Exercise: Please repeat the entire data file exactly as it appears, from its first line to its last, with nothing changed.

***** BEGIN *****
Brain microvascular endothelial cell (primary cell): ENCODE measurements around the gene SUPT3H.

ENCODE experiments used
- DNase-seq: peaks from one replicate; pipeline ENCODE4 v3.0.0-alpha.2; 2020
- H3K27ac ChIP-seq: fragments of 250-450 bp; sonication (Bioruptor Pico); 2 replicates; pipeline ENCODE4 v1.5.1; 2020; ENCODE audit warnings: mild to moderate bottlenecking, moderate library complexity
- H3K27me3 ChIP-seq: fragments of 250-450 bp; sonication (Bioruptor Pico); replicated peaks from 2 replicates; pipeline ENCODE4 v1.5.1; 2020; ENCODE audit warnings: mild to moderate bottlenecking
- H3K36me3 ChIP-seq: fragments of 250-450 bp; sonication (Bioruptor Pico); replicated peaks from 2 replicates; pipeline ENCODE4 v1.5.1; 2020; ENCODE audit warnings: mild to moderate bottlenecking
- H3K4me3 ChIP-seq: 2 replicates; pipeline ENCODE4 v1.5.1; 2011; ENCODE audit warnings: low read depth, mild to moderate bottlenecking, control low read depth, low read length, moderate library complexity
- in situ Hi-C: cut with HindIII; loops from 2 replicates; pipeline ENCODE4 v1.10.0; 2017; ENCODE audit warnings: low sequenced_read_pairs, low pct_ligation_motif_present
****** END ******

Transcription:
Brain microvascular endothelial cell (primary cell): ENCODE measurements around the gene SUPT3H.

ENCODE experiments used
- DNase-seq: peaks from one replicate; pipeline ENCODE4 v3.0.0-alpha.2; 2020
- H3K27ac ChIP-seq: fragments of 250-450 bp; sonication (Bioruptor Pico); 2 replicates; pipeline ENCODE4 v1.5.1; 2020; ENCODE audit warnings: mild to moderate bottlenecking, moderate library complexity
- H3K27me3 ChIP-seq: fragments of 250-450 bp; sonication (Bioruptor Pico); replicated peaks from 2 replicates; pipeline ENCODE4 v1.5.1; 2020; ENCODE audit warnings: mild to moderate bottlenecking
- H3K36me3 ChIP-seq: fragments of 250-450 bp; sonication (Bioruptor Pico); replicated peaks from 2 replicates; pipeline ENCODE4 v1.5.1; 2020; ENCODE audit warnings: mild to moderate bottlenecking
- H3K4me3 ChIP-seq: 2 replicates; pipeline ENCODE4 v1.5.1; 2011; ENCODE audit warnings: low read depth, mild to moderate bottlenecking, control low read depth, low read length, moderate library complexity
- in situ Hi-C: cut with HindIII; loops from 2 replicates; pipeline ENCODE4 v1.10.0; 2017; ENCODE audit warnings: low sequenced_read_pairs, low pct_ligation_motif_present